BILBAO, Spain (Reuters) – As she started a new life in Spain after escaping the chaos of Kabul, Nilofar Bayat said on Sunday she could not live under the Taliban, who she fears will reverse all the achievements Afghanistan has made over the past 20 years.
The captain of the Afghan women’s wheelchair basketball team arrived in Madrid on Friday on a flight from Kabul with her husband Ramesh Naik Zai, 27, and over 100 other refugees.
“I saw at (Kabul) airport how dangerous (the Taliban) are. I saw them shooting and beating. I was crying. My husband told me be strong, I will never leave you alone,” Bayat, 28, told Reuters.
“When I saw the Taliban I told (my husband) I want to leave this country because I cannot live with these people.”
Bayat was offered a chance to play for Bidaideak Bilbao BSR, a basketball team for wheelchair users in the northern Spanish city of Bilbao, where the couple will live.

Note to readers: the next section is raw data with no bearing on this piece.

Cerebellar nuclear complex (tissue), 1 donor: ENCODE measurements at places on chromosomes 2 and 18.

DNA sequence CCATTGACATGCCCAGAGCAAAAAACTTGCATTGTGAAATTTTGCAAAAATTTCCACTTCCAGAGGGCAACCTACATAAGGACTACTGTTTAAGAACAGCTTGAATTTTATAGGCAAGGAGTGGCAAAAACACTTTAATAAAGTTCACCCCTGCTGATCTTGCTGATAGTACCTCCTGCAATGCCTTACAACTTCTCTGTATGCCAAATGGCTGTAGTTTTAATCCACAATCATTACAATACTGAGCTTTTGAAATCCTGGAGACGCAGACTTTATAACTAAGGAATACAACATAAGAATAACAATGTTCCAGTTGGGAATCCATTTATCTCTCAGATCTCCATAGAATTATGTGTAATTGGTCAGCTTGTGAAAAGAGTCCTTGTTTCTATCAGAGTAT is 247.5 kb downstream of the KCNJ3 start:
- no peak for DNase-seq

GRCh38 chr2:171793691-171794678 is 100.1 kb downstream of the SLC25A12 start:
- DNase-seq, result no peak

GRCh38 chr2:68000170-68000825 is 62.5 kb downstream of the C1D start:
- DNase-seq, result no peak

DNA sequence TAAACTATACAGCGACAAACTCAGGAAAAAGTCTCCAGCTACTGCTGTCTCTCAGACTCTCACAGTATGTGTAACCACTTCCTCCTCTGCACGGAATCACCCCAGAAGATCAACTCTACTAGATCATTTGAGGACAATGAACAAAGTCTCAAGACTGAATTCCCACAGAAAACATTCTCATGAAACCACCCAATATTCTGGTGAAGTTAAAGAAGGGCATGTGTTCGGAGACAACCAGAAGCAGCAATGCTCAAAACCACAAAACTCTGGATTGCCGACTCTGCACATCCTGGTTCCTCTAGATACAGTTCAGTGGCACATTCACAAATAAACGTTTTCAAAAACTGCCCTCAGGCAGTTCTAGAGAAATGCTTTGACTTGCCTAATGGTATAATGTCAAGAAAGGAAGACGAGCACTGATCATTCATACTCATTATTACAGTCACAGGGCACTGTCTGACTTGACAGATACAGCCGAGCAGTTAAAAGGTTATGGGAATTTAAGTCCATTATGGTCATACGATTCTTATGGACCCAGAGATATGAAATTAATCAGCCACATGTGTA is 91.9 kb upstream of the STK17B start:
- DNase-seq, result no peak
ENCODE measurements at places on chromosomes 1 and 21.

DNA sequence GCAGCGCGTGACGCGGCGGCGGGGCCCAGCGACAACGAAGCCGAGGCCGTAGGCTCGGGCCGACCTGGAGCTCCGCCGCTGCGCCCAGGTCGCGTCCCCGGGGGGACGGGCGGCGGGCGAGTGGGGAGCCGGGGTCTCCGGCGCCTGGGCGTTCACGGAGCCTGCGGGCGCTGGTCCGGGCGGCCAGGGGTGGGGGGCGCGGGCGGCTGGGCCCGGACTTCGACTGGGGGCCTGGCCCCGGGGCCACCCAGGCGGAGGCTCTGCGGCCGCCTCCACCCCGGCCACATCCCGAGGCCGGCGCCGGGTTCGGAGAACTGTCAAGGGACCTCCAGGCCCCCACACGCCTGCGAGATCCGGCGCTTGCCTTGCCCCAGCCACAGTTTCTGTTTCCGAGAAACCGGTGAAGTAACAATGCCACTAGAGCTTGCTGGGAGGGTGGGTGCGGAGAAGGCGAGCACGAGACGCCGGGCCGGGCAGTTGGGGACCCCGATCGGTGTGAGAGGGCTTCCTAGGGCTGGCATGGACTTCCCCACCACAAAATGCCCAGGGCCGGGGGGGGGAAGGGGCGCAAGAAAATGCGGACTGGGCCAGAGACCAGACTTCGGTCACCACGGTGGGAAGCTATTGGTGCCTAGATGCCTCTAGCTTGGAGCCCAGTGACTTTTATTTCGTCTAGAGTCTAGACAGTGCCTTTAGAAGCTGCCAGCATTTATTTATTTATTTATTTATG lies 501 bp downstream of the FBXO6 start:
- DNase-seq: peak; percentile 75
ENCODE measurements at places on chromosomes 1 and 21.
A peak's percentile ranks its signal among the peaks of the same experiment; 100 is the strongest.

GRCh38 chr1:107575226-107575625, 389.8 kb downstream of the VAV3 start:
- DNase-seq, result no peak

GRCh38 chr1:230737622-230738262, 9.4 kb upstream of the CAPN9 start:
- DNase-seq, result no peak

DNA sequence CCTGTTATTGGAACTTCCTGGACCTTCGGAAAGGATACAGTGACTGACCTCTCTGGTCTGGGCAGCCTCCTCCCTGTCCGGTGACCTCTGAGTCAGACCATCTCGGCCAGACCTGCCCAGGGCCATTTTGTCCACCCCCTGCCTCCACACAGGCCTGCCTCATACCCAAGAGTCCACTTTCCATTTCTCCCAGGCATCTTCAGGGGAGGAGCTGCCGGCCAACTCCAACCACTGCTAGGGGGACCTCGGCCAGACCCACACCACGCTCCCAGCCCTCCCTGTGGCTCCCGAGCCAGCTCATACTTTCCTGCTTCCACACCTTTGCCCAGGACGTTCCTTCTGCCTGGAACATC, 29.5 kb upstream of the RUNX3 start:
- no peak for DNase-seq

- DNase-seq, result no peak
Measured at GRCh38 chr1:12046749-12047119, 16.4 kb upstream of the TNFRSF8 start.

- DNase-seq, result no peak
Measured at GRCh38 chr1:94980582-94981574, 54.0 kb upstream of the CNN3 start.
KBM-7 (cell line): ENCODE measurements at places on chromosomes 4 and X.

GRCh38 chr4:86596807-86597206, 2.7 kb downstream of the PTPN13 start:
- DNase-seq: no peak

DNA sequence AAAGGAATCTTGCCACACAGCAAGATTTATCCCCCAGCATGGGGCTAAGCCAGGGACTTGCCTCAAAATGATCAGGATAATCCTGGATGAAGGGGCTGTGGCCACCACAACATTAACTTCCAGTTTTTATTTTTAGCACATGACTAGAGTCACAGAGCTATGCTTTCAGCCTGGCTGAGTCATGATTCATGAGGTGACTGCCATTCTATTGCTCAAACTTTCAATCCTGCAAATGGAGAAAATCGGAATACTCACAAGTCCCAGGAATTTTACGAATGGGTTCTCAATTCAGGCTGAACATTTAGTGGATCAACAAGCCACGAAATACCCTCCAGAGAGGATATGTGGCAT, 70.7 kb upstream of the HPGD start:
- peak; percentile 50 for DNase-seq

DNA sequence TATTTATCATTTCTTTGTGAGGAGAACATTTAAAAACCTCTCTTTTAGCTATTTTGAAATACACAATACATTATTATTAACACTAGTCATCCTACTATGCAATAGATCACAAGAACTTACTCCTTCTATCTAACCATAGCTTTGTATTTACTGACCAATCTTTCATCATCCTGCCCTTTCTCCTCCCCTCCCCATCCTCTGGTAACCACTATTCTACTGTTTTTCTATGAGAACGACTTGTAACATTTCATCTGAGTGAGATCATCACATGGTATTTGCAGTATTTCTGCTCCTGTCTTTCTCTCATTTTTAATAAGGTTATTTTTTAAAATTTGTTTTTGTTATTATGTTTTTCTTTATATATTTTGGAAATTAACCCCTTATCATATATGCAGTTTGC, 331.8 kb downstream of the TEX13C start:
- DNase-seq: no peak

When she was two years old, her family’s house in Kabul was hit by a rocket, injuring her spinal cord. Her brother was killed. Bayat’s husband was also injured by a mine.
“They (the Taliban) came and changed my life and (my husband’s) life. They put an unstoppable pain in our lives. A permanent disability that we have to accept.”
Bayat, who was given a place on the plane out of Kabul thanks to efforts by the Spanish government and the Spanish Basketball Federation, fears for the future of Afghanistan under the Taliban.
“They will destroy all the wishes and achievements of the past 20 years,” Bayat said.
She said she feared that the role of women will be diminished under the Taliban.
“Being a woman in the Taliban regime means nothing, you are not part of the society.”
As she began her new life, she said of her compatriots in Afghanistan: “We pray for them to be safe. Please don’t give up.”
(Reporting by Graham Keeley; Additional reporting by Elena Rodriguez, Marco Trujillo, Vincent West; Editing by Giles Elgood)